With La Playlist, choreographer and musician Delphine Véronneau is offering a show that will look familiar to fans of Frédérick Gravel: a cabaret with eight dancers, musicians and actors performing 14 little bubbles that don’t last more than 4 minutes each. As mistress of ceremony, Véronneau is just as charming as Gravel, though more earnest, which could at times be a bit cringe-worthy to more cynical audience members. Even if you’re a sad gay like me and the upbeat and exuberant musical cabaret numbers don’t do it for you, La Playlist moves along at a fast pace and, in but a few minutes, a new bubble will appear that will most likely charm you as much as its creator.
Sasha Kleinplatz's Chorus Two..., photo by Celia Spenard-Ko
À la sortie de Piss in the Pool, que retient-on cette année? Surtout Flotsam, la pièce de Leanne Dyer pour laquelle les cinq interprètes sont cachés sous d’imposants costumes composés de centaines de sacs de plastique. Trois grosses boules couleur vert menthe – les sacs du Supermarché PA – mais dont la couche s’avère être gracieuseté du Jean-Coutu, et deux chenilles de plastique, une blanche et l’autre noir (on se tient ici dans la palette limitée de Glad). C’est un défilé de mode, c’est un rituel consommateur, mais c’est surtout un petit monde étrange et aux images marquantes.
On remarque aussi la rigueur que la chorégraphe Sasha Kleinplatz amène à tous ses projets avec Chorus Two… Après s’être entouré de femmes pour All the Ladies, c’est maintenant sur cinq hommes qu’elle projette son travail toujours très physique. Avec leurs complets noirs, les danseurs font penser à un Édouard Lock vidé de ses muses féminines.
La New Yorkaise Shannon Gillen offre une introduction à la soirée qui nous plonge immédiatement dans un univers inquiétant avec WOLFMAN Redux. Le visage de la seule danseuse au fond de la piscine est recouvert de papier métallique. Son mouvement reflète le désarroi et l’anxiété que pourrait causer un manque d’oxygène.
Ces trois pièces se retrouvent toutes en première partie, alors on peut deviner que la deuxième n’est pas tout à fait du même calibre. Toutefois, il y a Manuel Roque qui se démarque avec trou (pour deux) (à capella), un duo aux airs de compétition sadique qu’il danse avec Lucie Vigneault.
Piss in the Pool 2011
18 juin à 20h30
Bain Saint-Michel, 5300 Saint-Dominique
Billets : 12$
Clap for the Wolfman, photo by Corrine Furman
Imagine you’re a wolfman. At night, you’re traveling with a pack of wolves. Then, as soon as day breaks, they end up surrounding you. No longer one of their own, you have suddenly gone from friend to prey. Their teeth could pierce through your skin just as easily as you could pierce through a body made of balloons.
Things can shift just as quickly in Clap for the Wolfman, a dance show by Shannon Gillen that the New York choreographer is presenting at the Fringe. Like night becomes day, the relationship between the five women performing can switch on a dime. Friendly one moment, they can be cold and even threatening the next.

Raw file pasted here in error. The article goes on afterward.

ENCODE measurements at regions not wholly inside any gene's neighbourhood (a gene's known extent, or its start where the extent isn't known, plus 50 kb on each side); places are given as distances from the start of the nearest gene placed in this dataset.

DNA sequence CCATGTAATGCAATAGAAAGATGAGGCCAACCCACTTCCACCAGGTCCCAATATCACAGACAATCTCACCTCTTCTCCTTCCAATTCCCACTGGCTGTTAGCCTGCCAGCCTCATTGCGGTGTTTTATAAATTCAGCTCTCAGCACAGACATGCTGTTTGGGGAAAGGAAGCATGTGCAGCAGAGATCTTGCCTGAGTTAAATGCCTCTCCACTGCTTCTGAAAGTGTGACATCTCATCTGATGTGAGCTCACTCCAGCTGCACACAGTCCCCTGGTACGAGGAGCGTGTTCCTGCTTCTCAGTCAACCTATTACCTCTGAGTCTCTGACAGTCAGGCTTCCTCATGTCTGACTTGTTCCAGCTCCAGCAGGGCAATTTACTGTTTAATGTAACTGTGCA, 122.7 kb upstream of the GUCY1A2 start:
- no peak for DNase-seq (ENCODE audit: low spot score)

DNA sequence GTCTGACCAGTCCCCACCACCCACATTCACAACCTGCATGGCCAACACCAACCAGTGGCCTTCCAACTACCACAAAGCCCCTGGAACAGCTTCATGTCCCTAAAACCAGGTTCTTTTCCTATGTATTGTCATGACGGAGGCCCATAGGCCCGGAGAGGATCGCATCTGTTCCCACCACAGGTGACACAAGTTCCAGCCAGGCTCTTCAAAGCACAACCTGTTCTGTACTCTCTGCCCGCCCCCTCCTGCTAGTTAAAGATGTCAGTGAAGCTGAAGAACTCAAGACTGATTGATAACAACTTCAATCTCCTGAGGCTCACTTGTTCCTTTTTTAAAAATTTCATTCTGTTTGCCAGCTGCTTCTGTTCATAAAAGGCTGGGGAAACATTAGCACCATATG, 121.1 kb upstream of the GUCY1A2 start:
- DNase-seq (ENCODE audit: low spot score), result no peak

A woman with a long braid gets down to a two-piece black spandex suit that displays her athletic body in movement. Behind her, a life-size skeleton made of balloons imitates her. Two women sitting on the edge of the stage use microphones to create amplified sounds of the dancer’s moving body as they imagine them, turning the micro intro macro. The body is fragmented by the space between balloons, parts rather than whole.
However, it is in partner work that Gillen excels. In duets, her dancers often become intertwined, forcing her to find creative solutions to the progression of their movement.
In a playful section, performers pass a microphone around and, holding different positions, articulate their body into words. Her palm open and arm straight in front of her, a woman says, “This is me dancing in the 80s. This is me showing my wedding ring. This is me when I’m surrounded by wolves.” This exercise demands from the performers an awareness of their body in its present state at the same time as they must recall a body memory that overlaps it. They must consciously observe through their body how it organizes itself in relation to different external elements.
Things don’t appear as light-hearted when a dancer hits planks of woods together. The lack of clear motivations behind her actions makes them look so senseless as to be menacing.
The lighting might be the element that speaks the most to Gillen’s talents. Often, a single spot is used to light the entire stage from the front, so that the dancers’ monster shadows become a sinister backdrop. There is a tableau during which a performer holds the spot in her lap and shakes her unzipped hoodie on both sides of the light, making the shadows flicker like a stroboscopic television left on at night. I say that such details speak of Gillen’s talents because it reflects the choreographer’s ability to do a lot with little. Clap for the Wolfman is full of ingenious finds, from its use of light and sound to its choreography.
Clap for the Wolfman
June 15 at 10pm; June 17 at 6:45pm; June 18 at 8:45pm; June 19 at 3:15pm
has an MA in Film Studies, though he mostly writes about dance. He is a reporter and producer for the cultural radio show Quartier Général on CIBL 101,5 FM. His fiction has appeared in Cactus Heart, Headlight Anthology, and Birkensnake.
s.verstricht [at] gmail [dot] com